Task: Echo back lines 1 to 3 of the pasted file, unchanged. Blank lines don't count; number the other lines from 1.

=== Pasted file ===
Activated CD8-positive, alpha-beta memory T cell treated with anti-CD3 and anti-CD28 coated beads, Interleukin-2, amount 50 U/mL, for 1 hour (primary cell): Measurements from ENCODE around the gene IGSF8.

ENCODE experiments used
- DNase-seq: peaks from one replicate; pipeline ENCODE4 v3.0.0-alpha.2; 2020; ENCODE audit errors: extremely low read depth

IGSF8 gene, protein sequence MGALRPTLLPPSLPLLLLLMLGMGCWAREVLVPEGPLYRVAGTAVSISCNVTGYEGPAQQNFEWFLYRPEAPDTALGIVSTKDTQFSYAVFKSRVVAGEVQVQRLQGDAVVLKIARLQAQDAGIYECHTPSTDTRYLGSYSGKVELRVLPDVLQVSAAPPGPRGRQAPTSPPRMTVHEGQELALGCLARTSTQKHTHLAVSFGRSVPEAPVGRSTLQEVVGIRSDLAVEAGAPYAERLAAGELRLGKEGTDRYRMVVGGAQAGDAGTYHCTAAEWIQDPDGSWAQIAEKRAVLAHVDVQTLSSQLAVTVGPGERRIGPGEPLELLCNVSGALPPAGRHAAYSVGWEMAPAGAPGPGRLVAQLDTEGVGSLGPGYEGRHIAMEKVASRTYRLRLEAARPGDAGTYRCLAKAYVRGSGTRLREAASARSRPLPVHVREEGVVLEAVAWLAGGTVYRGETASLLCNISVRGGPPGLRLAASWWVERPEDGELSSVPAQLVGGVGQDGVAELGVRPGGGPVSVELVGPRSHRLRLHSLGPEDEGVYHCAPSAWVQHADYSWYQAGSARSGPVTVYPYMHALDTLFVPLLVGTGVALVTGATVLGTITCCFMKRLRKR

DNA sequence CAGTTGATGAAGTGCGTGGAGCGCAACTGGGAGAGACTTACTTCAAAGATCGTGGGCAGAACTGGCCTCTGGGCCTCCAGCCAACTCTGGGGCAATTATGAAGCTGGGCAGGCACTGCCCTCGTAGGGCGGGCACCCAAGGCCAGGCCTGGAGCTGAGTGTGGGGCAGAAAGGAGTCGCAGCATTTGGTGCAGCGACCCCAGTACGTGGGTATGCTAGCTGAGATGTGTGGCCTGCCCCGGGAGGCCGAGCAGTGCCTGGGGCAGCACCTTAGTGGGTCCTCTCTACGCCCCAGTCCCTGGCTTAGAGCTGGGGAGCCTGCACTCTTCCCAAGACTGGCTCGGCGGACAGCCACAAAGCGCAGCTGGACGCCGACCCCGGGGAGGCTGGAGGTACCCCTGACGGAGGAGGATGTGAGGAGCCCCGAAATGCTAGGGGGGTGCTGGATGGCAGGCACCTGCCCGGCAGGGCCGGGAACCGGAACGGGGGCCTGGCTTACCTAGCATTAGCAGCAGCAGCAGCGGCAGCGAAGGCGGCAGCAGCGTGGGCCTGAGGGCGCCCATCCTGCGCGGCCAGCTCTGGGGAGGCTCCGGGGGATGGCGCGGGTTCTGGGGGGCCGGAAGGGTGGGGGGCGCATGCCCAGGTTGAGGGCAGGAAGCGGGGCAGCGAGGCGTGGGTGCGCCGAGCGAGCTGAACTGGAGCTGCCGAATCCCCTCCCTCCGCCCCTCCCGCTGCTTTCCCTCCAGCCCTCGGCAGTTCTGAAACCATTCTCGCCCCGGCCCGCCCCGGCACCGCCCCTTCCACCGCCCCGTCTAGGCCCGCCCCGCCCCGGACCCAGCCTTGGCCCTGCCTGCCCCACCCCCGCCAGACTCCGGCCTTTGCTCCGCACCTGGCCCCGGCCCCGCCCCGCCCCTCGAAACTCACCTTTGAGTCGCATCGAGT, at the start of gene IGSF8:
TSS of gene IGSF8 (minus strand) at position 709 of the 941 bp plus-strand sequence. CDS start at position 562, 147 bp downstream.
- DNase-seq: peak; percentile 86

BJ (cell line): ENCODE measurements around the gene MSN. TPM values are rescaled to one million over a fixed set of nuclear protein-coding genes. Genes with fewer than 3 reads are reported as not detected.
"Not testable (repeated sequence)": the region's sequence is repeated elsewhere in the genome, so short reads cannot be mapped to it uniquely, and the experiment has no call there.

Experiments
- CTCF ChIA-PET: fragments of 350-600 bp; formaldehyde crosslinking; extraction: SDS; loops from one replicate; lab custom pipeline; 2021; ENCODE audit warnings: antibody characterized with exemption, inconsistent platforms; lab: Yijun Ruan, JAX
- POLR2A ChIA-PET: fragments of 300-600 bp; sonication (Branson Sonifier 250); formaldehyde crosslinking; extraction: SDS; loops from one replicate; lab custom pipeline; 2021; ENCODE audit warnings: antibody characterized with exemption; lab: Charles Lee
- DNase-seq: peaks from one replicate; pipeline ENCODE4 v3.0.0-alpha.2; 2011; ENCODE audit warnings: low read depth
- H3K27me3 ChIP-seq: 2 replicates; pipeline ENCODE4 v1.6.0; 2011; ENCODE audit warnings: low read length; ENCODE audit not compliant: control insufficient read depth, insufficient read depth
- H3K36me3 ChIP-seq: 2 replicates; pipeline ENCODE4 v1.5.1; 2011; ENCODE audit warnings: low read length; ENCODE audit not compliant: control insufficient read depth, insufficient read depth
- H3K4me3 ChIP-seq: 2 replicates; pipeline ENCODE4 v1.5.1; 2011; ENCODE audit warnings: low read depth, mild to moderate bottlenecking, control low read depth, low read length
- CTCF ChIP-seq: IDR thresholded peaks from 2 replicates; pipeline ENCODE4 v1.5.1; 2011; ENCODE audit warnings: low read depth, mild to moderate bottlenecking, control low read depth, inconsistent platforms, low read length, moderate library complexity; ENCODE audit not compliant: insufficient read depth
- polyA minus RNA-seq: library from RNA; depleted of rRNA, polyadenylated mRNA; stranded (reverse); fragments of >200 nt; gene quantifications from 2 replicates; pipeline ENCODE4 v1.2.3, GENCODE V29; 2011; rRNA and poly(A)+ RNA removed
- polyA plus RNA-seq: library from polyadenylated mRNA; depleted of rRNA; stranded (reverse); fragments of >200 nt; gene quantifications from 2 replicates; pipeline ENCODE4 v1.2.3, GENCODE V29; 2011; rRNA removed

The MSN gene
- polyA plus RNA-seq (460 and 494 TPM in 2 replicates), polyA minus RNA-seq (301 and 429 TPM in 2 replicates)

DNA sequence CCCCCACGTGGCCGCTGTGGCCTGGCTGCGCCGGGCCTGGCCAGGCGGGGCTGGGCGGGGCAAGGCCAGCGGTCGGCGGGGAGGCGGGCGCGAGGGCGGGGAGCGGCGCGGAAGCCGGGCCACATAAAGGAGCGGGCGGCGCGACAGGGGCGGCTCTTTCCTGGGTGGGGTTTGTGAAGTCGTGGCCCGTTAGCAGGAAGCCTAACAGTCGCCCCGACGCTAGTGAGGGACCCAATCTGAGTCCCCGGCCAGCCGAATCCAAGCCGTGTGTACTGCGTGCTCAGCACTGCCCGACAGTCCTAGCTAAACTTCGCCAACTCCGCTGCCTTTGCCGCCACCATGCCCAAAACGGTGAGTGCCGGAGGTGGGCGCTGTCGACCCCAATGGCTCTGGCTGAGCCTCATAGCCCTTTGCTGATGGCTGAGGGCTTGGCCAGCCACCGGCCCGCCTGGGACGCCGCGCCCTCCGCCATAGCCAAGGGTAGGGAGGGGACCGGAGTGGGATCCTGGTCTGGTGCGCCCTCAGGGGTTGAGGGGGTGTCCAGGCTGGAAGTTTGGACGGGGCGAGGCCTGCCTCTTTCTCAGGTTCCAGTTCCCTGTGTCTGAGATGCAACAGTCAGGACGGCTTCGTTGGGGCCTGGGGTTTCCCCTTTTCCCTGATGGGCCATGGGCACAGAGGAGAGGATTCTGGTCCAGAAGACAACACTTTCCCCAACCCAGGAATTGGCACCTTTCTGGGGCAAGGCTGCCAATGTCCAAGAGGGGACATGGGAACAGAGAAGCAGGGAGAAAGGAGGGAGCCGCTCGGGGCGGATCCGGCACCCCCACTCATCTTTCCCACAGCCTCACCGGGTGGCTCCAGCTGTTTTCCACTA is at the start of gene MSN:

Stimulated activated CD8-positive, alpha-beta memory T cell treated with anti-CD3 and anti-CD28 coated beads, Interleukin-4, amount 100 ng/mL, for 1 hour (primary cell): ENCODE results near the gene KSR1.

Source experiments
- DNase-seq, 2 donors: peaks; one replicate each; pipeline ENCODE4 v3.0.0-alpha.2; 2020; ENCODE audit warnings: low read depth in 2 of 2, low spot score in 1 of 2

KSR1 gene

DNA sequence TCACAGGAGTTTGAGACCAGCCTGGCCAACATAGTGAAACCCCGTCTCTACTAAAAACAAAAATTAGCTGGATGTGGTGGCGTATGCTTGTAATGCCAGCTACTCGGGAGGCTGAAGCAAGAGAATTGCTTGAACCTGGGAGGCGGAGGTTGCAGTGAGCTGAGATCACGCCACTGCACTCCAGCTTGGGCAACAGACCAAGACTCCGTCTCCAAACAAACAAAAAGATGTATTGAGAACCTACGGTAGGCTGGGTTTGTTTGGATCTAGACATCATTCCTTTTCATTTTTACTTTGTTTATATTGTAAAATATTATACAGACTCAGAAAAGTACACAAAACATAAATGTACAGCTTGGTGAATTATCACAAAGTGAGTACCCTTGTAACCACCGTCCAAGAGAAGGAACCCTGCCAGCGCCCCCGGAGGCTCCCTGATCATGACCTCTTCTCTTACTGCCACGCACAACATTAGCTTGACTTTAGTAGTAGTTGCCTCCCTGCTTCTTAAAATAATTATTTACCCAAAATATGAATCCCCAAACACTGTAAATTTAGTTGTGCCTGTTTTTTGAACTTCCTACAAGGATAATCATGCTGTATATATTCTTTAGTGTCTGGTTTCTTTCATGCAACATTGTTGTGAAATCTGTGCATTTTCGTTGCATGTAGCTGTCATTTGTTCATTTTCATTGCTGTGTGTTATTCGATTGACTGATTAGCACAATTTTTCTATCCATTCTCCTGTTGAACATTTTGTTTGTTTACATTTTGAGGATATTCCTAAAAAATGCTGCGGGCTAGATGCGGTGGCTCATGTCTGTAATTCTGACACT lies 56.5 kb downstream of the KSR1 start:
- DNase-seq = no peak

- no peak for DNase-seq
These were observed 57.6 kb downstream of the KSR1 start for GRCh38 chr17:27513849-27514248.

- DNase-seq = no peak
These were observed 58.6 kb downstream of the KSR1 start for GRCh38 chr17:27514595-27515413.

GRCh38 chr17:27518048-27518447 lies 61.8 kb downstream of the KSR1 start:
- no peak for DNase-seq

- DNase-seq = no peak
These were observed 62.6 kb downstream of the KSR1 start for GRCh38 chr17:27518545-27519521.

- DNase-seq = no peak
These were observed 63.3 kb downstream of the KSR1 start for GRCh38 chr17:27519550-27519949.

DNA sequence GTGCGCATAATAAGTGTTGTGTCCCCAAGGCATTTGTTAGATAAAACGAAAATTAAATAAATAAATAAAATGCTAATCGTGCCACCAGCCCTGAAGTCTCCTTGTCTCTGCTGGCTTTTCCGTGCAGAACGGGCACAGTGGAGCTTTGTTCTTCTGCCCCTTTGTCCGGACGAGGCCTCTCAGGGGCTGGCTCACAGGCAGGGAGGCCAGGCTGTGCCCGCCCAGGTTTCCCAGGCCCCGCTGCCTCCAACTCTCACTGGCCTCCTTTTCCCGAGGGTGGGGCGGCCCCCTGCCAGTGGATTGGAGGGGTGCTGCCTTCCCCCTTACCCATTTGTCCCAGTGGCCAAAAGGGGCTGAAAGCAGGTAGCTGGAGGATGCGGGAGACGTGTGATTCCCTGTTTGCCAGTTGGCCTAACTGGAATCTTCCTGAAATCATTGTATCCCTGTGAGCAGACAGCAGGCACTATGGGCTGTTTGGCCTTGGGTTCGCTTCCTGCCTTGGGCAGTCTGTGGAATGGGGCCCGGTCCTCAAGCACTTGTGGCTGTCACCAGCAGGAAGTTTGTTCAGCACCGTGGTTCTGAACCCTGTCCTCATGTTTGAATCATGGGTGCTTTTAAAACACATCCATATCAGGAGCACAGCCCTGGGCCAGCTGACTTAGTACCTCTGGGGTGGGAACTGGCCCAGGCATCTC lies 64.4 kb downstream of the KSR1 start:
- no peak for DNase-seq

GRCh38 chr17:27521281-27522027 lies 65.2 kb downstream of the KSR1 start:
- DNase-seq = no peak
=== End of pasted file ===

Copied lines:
Activated CD8-positive, alpha-beta memory T cell treated with anti-CD3 and anti-CD28 coated beads, Interleukin-2, amount 50 U/mL, for 1 hour (primary cell): Measurements from ENCODE around the gene IGSF8.

ENCODE experiments used
- DNase-seq: peaks from one replicate; pipeline ENCODE4 v3.0.0-alpha.2; 2020; ENCODE audit errors: extremely low read depth